At the Walnut Creek Community Church in the Des Moines suburb of Windsor Heights, the largely white-haired Hillary caucus goers sat in the front rows to the left of the nave and the Obama supporters, much younger and wielding digital cameras, sat in the front rows on the right. Behind them were reserved sections marked by posters on the wall for Richardson and Edwards, and then handwritten signs for Dodd, Kucinich and Biden and Edwards.
Angie King officially convened the meeting.
“I am absolutely thrilled with this turnout,” she said, before calling the caucus system the “absolute optimum of participatory politics.”
The Clinton supporters passed around sandwhiches and potato chips. The Richardson backers had cookies and water.
For a head-count, King led the packed church in a count off that went from the stage to the seats to the hall. With all 287 people accounted for, (168 was the number four years ago), the caucusgoers broke up into preference groups, with a threshold of 44 necessary to achieve viability.
Obama had 103 supporters. Clinton had 74. Edwards had 55. All the other candidats failed to reach viability. Richardson had 28 supporters, Biden had 17, Dodd had three and Kucinich had two supporters. Four undecided gathered on the stage.
With the numbers announced, the three frontrunners picked representatives to poach supporters.
Walt Matlock, 52, a Hillary representative made a beeline for the Biden group.
“We have a lady who is ready to take over on day one,” he said. “She has a health care plan that covers everyone.”
Denise Pate, an Obama representative, interjected. If he is elected President we will be looked at differently by the world.”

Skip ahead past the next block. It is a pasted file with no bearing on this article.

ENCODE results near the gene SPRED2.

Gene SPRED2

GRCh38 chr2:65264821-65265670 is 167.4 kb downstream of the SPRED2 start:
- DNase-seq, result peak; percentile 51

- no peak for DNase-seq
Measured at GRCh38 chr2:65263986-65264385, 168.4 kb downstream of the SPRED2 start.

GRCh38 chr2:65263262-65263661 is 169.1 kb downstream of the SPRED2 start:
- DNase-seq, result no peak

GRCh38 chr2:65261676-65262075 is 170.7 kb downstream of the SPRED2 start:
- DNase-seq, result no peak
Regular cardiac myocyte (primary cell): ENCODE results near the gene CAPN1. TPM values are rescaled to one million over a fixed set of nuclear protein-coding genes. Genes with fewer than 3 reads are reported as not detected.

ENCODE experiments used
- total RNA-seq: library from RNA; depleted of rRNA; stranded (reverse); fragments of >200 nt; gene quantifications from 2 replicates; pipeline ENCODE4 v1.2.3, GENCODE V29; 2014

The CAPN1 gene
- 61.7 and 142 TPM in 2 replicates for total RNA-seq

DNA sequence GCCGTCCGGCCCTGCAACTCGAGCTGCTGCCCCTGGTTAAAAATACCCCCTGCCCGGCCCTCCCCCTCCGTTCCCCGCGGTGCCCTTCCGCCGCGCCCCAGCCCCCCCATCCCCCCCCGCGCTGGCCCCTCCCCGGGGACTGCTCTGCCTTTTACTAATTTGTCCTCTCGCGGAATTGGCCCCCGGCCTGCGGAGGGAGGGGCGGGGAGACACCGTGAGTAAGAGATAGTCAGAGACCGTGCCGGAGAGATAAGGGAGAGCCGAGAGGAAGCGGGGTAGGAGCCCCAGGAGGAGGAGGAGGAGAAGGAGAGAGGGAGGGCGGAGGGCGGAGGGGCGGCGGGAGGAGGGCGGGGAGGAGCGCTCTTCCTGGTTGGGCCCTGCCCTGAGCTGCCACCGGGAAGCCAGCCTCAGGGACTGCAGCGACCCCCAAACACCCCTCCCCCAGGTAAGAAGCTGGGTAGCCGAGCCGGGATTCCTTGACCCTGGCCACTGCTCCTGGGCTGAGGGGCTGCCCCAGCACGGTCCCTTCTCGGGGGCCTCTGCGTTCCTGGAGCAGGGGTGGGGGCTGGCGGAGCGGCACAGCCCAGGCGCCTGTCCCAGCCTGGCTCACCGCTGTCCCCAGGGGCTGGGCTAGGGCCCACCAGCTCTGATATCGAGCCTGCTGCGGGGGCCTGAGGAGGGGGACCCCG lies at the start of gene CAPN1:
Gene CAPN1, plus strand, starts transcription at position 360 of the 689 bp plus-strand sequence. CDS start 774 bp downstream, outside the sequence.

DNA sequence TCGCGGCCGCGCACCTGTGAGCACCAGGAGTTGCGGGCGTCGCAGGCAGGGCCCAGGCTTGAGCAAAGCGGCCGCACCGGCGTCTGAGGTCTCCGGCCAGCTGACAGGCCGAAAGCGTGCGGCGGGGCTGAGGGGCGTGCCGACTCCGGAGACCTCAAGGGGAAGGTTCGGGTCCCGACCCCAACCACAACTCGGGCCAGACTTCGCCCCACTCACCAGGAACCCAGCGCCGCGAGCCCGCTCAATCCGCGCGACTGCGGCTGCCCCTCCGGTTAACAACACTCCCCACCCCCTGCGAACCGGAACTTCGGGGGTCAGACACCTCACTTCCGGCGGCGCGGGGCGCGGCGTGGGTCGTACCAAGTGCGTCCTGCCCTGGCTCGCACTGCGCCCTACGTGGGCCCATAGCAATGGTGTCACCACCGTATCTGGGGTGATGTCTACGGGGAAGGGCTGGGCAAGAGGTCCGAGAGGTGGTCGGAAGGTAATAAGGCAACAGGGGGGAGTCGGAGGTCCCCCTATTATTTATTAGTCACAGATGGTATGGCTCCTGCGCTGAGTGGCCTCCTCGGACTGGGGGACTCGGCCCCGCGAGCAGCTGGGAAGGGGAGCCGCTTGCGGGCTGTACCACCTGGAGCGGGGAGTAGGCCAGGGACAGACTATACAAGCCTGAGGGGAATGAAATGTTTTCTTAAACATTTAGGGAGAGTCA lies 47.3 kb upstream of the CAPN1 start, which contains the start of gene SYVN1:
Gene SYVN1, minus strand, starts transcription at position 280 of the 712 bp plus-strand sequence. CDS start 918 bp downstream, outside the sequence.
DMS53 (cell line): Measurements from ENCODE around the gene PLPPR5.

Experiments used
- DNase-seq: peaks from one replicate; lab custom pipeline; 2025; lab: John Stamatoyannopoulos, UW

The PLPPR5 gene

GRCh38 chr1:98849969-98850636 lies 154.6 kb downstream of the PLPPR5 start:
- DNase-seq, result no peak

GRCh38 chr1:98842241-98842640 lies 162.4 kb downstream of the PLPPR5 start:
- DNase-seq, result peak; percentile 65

An older woman walked by, “Dewey, would you come to Edwards?” “Sure,” said Dewey Heaton. “When I can.”
Another Hillary representative, Gloria Follett, rushed over.
“Who can beat the Republican candidate?” she said. “Who can bring the troops home?” said Pate. One of the four independents decided to go with Clinton.
Azul-Christian Carabello, the daughter of Mexican immigrats, said she was leaning heavily towards Obama until he refused to take a stand on a proposal to give drivers licenses to illegal immigrants. “I was for him, but I thought that was cowardly,” said the 21-year-old. She chose Clinton.
In the end, her support wasn’t enough.
“Oh come on. Eighty-two?,” said the Clinton supporter Follett.
They recounted and got 85.
The Obama group counted 115 and started cheering.
“That was 116 because I forgot to count myself,” said Kathryn Dickel, the group’s leader.
The final vote was Obama 116 votes, Clinton 85 and Edwards 74. [ed note: The most recent returns, with 70 percent of precincts reporting, has Obama with 35, Clinton with 31 and Edwards with 31. CNN just called it for Obama.]